"Listen now, O son of Virochana, to the demerits of those that are never forgiving! The man of wrath who, surrounded by darkness, always inflicteth, by help of his own energy, various kinds of punishment on persons whether they deserve them or not, is necessarily separated from his friends in consequence of that energy of his. Such a man is hated by both relatives and strangers. Such a man, because he insulteth others, suffereth loss of wealth and reapeth disregard and sorrow and hatred and confusion and enemies. The man of wrath, in consequence of his ire, inflicteth punishments on men and obtaineth (in return) harsh words. He is divested of his prosperity soon and even of life, not to say, of friends and relatives. He that putteth forth his might both upon his benefactor and his foe, is an object of alarm to the world, like a snake that hath taken shelter in a house, to the inmates thereof. What prosperity can he have who is an object of alarm to the world? People always do him an injury when they find a hole. Therefore, should men

p. 59

never exhibit might in excess nor forgiveness on all occasions. One should put forth his might and show his forgiveness on proper occasions. He that becometh forgiving at the proper time and harsh and mighty also at the proper time, obtaineth happiness both in this world and the other.

"'I shall now indicate the occasions in detail of forgiveness, as laid down by the learned, and which should ever be observed by all. Hearken unto me as I speak! He that hath done thee a service, even if he is guilty of a grave wrong unto thee, recollecting his former service, shouldst thou forgive that offender. Those also that have become offenders from ignorance and folly should be forgiven for learning and wisdom are not always easily attainable by man. They that having offended thee knowingly, plead ignorance should be punished, even if their offences be trivial. Such crooked men should never be pardoned. The first offence of every creature should be forgiven. The second offence, however, should be punished, even if it be trivial. If, however, a person commiteth an offence unwillingly, it hath been said that examining his plea well by a judicious enquiry, he should be pardoned. Humility may vanquish might, humility may vanquish weakness. There is nothing that humility may not accomplish. Therefore, humility is truly fiercer (than it seemeth)! One should act with reference to place and time, taking note of his own might or weakness. Nothing can succeed that hath been undertaken without reference to place and time. Therefore, do thou ever wait for place and time! Sometimes offenders should be forgiven from fear of the people. These have been declared to be times of forgiveness. And it hath been said that on occasions besides these, might should be put forth against transgressors.'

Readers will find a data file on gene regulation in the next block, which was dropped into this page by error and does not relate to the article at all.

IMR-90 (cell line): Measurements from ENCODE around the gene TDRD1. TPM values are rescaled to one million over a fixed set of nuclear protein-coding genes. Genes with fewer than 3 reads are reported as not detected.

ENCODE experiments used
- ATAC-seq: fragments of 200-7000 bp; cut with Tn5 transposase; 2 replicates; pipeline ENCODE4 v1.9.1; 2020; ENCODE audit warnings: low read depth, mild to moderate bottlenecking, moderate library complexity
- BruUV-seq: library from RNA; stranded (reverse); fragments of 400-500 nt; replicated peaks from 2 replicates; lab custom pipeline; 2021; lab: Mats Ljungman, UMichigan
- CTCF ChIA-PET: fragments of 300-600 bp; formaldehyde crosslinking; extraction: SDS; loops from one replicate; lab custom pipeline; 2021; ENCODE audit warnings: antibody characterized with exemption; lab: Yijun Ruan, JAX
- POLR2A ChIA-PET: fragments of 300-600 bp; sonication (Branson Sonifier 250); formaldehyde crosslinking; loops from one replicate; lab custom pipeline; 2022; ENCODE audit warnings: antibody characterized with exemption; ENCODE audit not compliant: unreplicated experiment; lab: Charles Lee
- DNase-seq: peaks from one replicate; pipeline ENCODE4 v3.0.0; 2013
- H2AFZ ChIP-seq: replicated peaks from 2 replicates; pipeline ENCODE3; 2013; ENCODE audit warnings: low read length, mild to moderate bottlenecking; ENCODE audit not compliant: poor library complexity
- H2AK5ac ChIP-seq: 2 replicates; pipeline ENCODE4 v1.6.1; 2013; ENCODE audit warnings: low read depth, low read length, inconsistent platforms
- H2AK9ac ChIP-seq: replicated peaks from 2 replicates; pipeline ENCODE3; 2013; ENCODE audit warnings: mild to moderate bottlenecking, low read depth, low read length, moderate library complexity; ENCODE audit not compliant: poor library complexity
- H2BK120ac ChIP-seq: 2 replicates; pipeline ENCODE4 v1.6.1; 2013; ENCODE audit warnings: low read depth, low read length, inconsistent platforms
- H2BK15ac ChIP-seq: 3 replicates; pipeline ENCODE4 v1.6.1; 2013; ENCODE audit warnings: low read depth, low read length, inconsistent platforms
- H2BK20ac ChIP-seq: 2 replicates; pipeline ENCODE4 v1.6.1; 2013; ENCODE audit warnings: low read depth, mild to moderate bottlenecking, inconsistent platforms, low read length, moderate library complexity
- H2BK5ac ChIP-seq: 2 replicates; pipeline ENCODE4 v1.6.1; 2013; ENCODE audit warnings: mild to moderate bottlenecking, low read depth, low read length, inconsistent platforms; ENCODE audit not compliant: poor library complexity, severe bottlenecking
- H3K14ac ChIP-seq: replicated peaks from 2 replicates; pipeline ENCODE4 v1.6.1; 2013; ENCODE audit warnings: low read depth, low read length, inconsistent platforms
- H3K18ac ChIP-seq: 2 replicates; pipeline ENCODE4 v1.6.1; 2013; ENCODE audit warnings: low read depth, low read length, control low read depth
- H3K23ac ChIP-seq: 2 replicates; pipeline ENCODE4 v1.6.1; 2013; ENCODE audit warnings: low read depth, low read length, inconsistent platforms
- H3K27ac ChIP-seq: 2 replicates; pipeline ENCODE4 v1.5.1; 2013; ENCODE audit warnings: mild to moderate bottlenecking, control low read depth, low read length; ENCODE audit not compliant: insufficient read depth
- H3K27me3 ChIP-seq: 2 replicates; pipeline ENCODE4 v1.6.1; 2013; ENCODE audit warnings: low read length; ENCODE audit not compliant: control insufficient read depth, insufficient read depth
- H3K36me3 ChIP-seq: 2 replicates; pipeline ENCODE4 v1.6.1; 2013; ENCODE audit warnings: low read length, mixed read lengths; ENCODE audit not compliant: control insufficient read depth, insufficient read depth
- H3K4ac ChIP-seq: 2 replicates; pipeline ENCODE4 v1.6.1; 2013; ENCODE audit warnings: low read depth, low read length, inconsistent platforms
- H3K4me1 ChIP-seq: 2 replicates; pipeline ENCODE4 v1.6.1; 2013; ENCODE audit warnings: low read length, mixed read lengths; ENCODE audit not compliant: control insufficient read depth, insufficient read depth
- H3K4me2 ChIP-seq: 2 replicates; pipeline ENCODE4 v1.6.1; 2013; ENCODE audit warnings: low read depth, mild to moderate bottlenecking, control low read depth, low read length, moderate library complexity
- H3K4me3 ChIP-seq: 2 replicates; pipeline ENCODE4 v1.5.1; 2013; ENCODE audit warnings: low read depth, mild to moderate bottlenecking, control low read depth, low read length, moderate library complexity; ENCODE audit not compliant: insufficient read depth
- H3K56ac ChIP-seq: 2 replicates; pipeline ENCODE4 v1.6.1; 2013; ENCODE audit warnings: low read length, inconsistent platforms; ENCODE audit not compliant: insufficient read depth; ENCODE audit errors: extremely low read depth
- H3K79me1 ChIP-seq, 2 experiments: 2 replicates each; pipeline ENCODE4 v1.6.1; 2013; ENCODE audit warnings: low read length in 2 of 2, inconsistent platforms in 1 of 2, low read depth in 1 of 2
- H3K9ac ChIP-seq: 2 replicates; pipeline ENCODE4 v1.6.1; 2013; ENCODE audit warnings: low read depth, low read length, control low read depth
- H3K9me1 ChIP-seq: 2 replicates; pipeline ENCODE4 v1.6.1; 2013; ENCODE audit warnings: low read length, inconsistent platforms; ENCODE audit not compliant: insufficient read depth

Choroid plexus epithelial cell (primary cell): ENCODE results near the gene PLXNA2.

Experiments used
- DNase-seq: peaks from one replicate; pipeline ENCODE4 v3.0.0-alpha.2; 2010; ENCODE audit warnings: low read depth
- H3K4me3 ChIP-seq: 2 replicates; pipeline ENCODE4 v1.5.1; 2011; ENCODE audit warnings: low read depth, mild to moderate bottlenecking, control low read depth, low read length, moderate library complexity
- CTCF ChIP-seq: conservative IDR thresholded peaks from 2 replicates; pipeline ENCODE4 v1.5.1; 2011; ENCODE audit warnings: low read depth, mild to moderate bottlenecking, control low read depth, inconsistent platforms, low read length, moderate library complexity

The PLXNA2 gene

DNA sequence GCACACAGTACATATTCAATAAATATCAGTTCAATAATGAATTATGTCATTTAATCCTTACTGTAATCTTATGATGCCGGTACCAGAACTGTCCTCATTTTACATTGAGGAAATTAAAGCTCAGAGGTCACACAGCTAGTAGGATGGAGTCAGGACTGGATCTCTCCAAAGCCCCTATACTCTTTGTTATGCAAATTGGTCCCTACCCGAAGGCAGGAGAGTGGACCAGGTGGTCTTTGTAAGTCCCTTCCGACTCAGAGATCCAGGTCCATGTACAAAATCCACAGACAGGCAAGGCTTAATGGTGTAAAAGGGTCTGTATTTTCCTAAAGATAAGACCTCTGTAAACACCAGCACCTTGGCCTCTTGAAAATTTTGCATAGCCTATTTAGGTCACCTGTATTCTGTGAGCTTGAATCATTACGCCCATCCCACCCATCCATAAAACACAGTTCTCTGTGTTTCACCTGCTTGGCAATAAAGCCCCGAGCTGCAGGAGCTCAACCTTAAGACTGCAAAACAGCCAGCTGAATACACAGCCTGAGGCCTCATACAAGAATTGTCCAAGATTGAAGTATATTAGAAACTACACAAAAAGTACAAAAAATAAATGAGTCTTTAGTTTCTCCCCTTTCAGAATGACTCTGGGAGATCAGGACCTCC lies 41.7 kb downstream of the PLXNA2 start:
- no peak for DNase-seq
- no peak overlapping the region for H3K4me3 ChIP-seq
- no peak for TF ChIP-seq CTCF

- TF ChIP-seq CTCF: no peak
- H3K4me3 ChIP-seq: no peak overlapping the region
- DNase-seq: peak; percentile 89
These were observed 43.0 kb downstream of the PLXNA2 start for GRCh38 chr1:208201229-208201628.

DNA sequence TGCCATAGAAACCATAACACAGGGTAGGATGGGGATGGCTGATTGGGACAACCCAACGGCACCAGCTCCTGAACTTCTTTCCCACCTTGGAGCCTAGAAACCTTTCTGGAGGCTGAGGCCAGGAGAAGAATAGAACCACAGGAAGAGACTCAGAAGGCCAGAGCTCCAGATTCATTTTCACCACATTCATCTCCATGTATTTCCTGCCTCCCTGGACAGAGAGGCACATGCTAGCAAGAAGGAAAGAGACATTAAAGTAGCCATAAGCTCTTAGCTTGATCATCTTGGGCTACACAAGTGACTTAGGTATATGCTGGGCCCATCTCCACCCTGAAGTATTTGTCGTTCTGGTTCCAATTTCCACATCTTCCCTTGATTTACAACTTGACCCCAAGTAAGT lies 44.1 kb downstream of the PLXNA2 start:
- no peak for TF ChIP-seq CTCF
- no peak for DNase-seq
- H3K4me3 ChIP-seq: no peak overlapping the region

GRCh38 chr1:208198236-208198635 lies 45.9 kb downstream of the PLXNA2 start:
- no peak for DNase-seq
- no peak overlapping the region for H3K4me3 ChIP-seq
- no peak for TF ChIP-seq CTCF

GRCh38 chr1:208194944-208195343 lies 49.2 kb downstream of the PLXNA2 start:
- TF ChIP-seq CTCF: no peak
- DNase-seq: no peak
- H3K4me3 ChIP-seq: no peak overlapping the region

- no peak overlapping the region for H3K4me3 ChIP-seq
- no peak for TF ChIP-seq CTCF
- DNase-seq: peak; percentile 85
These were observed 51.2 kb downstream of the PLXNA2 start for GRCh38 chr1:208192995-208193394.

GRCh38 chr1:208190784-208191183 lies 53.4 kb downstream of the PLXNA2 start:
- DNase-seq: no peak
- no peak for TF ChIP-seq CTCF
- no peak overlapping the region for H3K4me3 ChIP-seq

"Draupadi continued, 'I, therefore, regard, O king, that the time hath come for thee to put forth thy might! Unto those Kurus the covetous sons of Dhritarashtra who injure us always, the present is not the time for forgiveness! It behoveth thee to put forth thy might. The humble and forgiving person is disregarded; while those that are fierce persecute others. He, indeed, is a king who hath recourse to both, each according to its time!'"